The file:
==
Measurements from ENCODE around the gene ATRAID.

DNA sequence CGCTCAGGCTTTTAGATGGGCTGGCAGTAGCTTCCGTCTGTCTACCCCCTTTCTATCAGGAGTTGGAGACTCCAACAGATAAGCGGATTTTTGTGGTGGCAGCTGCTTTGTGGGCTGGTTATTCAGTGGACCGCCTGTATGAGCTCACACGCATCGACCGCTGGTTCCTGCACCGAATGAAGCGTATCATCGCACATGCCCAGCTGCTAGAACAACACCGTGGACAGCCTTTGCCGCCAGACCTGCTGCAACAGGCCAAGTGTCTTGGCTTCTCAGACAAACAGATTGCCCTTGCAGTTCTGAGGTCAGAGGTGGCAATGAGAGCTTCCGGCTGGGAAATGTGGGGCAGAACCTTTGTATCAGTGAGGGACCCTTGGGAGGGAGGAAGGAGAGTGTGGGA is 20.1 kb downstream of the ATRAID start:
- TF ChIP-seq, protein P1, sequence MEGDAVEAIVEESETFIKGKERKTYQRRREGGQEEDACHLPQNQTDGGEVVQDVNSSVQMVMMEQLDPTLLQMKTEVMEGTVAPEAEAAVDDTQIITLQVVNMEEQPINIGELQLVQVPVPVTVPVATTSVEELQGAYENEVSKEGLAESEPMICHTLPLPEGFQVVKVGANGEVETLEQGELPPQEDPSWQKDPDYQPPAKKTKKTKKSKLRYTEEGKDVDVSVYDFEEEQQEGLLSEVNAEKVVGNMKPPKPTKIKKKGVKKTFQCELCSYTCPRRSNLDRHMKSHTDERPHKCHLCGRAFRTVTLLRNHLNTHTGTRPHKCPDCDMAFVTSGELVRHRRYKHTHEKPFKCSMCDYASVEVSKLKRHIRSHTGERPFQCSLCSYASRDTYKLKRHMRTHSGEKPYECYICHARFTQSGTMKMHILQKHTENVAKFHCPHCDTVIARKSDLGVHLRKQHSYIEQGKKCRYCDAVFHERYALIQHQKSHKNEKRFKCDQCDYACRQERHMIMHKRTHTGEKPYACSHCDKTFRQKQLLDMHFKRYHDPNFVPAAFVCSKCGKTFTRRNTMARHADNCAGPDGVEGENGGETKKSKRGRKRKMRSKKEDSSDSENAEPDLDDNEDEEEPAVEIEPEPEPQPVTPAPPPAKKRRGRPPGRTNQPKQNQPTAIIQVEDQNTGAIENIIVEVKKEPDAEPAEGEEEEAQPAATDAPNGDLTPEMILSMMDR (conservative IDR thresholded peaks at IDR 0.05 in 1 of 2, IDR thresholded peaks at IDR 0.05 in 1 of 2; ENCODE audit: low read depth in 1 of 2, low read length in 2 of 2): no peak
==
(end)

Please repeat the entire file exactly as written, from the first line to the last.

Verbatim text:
Measurements from ENCODE around the gene ATRAID.

DNA sequence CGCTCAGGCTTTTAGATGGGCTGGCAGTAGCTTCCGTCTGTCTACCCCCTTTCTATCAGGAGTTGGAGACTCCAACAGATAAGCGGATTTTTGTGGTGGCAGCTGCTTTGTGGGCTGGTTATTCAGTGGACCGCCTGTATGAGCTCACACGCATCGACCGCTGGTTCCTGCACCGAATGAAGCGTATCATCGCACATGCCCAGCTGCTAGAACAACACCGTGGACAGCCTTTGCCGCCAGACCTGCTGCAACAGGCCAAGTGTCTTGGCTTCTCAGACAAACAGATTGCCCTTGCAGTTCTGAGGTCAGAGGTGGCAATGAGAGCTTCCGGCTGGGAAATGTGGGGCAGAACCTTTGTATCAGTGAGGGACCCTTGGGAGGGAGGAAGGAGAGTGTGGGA is 20.1 kb downstream of the ATRAID start:
- TF ChIP-seq, protein P1, sequence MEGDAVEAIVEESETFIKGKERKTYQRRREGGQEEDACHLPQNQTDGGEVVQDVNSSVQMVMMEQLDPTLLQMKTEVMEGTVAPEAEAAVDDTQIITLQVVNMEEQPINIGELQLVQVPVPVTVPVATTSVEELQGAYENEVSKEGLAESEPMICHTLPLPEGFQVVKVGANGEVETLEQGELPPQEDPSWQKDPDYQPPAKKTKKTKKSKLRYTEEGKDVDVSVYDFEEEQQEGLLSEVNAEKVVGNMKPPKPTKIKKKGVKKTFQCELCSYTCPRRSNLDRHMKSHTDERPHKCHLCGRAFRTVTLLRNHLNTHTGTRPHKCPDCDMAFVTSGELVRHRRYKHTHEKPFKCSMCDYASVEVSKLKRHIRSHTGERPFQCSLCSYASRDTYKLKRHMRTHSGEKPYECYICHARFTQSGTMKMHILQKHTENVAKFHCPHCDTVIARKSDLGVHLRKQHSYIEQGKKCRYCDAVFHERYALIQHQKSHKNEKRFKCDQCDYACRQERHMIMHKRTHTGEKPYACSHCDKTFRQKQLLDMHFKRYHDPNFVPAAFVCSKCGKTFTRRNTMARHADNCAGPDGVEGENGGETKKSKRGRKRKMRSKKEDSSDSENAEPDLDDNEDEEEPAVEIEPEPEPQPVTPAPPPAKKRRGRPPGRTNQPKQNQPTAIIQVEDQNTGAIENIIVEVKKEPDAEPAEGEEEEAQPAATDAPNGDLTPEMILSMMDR (conservative IDR thresholded peaks at IDR 0.05 in 1 of 2, IDR thresholded peaks at IDR 0.05 in 1 of 2; ENCODE audit: low read depth in 1 of 2, low read length in 2 of 2): no peak